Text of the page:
“Band names are supposed to tell what the band is about,” Begley added. “Based on the responses in the thread, it is apparent that their band name attracts a dangerous type of people: casual racists and ignorant ‘punks.’ It’s not the only band name in this town that is offensive for the sake of a joke, and I choose to no longer let them fly without comment. I can handle the personal attacks for the sake of calling out bigotry.”

Joutras, whose comment asking for a flyer change touched off the whole thing, didn’t take issue with the band name itself but took issue with the sombrero’d Malcolm X caricature in the Malcolmexicans’ logo on the flyer. “I didn’t want my band to be on a flyer with a racial caricature—it’s Malcolm X’s face melded with a racial caricature of a Mexican person, his features (nose/mouth) are exaggerated,” Joutras told me. “The original Sombrero caricature underneath is probably something like a Mexican chief Wahoo…. that’s doubly unacceptable to me and how we want to present our band and I didn’t want to have to promote my show with that flyer.”

On Wednesday, after this article was initially published, Bush sent me a long statement explaining his take on things. “In regards to the controversy in the event thread, I want to make it clear that I understand wholeheartedly and with all of my cognitive faculties that the band name is offensive to some, if not many people,” his note read in part. “I cannot control how anyone else view something.” Bush also took issue with Tone Madison‘s coverage of the thread in this story. “I found it very odd that my guitarist’s comments on the thread were the most referenced,” he wrote. “The article made no mention of us being repeatedly called stupid, or the fact that my guitarist’s acumen as a father was called to question, or that one person went so far as to threaten physical violence. That is not tolerance and prudence.” Bush also discussed his experiences of growing up in poverty and wrote, “I have no problem showing empathy whatsoever.” He also said that the band plans to keep its name. The full statement is in PDF form here.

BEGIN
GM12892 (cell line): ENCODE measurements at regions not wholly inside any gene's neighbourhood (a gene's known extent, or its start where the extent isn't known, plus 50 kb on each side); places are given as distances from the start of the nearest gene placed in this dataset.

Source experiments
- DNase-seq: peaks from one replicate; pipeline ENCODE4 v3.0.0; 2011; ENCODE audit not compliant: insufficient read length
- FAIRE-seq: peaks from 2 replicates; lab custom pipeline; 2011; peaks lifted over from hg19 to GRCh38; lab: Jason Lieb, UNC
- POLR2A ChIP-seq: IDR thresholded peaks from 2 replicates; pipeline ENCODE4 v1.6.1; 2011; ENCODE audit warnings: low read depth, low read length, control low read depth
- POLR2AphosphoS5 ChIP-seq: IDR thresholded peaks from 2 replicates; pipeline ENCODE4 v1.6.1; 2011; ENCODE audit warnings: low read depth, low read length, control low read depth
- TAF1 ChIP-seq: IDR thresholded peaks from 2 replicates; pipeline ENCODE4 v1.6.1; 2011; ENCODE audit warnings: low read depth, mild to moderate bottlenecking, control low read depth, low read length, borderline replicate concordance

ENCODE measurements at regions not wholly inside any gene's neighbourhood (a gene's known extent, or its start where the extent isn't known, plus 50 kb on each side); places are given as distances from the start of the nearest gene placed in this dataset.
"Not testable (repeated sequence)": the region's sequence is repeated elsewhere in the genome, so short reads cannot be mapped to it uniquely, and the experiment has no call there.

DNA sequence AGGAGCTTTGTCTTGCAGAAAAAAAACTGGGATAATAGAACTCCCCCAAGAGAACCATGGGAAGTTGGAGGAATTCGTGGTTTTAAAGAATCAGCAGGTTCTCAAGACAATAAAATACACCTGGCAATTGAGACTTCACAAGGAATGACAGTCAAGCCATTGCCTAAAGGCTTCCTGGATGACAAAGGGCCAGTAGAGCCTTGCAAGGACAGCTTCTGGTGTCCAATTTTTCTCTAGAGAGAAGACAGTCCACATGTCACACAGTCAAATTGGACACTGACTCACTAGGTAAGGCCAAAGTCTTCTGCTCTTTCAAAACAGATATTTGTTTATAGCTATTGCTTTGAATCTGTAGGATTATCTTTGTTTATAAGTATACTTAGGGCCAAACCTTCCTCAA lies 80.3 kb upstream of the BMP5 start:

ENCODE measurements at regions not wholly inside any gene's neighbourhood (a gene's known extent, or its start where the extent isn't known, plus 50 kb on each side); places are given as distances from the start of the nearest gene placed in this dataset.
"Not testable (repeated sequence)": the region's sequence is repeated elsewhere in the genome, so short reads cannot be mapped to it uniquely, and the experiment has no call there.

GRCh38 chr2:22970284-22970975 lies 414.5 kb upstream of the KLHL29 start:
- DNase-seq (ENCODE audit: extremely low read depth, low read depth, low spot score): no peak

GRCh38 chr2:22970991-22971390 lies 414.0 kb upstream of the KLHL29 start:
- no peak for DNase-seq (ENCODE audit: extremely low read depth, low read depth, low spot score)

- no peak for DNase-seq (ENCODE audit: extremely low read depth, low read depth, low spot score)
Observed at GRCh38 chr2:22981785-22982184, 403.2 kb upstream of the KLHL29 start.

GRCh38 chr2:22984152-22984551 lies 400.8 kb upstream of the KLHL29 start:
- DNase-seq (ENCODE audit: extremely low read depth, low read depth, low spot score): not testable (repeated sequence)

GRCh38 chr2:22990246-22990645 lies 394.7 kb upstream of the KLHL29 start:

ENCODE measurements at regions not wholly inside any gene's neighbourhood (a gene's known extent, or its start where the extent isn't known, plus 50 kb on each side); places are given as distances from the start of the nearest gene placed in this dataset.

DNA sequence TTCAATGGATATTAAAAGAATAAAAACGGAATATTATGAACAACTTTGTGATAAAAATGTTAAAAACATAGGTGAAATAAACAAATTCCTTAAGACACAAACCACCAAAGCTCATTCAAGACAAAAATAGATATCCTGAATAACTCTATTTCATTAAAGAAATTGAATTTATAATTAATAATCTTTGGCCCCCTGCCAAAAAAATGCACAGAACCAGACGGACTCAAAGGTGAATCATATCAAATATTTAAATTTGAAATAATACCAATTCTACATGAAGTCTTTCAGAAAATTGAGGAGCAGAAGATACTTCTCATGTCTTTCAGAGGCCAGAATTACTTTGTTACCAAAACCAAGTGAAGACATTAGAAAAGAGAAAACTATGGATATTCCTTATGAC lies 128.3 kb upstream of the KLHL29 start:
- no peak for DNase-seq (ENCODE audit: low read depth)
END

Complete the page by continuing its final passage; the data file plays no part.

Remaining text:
On Tuesday night the Malcolmexicans also posted a defense of their name on their Facebook page. The explanation contradicts itself a bit: “In our view and intent, our name is a tribute and honor to both the legacy of Malcolm X, and the lives of Mexican peoples. Only our aim and cause is our art, the music. The initial choosing of the band name was in jest and was not a put down, nor did it have any deeper meaning.”

So it’s either intended as a tribute to Malcolm X and Mexicans, or—as band members insisted during that roiling thread—it’s all a joke that means nothing. Either way, a lot of folks in Madison’s music community are not buying it.

As for Fire Retarded, people have also taken exception to that name over the years (apparently without the band getting too confrontational or defensive about it), and several people brought it up in the context of the argument about The Malcolmexicans. Fire Retarded’s post on Facebook Wednesday night mentioned that band members have been talking about the name “for some time,” but this week’s blowup was clearly the final nudge. ” We feel that now more than ever having a strong, communal, inclusive and safe scene is not only important, but necessary, for all the artists, musicians and general cool freaks like us to be able to exist in our weird little world and if the name ‘Fire Retarded’ is hindering that for some, it is absolutely worth getting rid of,” the post stated. “It was never something that meant a lot to us, or had a deep meaning or agenda. It was just us. But we don’t want anyone to feel unwelcome or marginalized by our name or our presence. We just want to play some tunes for people who want to hear em.”

Editor’s note: This article has been updated since its initial posting to reflect new developments and comments from those involved.